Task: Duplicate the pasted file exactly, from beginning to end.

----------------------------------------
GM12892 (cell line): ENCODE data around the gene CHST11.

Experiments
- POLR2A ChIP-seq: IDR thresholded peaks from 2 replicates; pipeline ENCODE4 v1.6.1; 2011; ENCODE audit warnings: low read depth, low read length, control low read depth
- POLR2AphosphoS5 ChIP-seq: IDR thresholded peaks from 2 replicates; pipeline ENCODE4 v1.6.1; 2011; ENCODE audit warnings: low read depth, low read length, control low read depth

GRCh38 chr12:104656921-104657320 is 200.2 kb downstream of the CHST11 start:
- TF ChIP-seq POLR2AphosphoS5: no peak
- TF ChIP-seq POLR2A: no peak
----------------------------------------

GM12892 (cell line): ENCODE data around the gene CHST11.

Experiments
- POLR2A ChIP-seq: IDR thresholded peaks from 2 replicates; pipeline ENCODE4 v1.6.1; 2011; ENCODE audit warnings: low read depth, low read length, control low read depth
- POLR2AphosphoS5 ChIP-seq: IDR thresholded peaks from 2 replicates; pipeline ENCODE4 v1.6.1; 2011; ENCODE audit warnings: low read depth, low read length, control low read depth

GRCh38 chr12:104656921-104657320 is 200.2 kb downstream of the CHST11 start:
- TF ChIP-seq POLR2AphosphoS5: no peak
- TF ChIP-seq POLR2A: no peak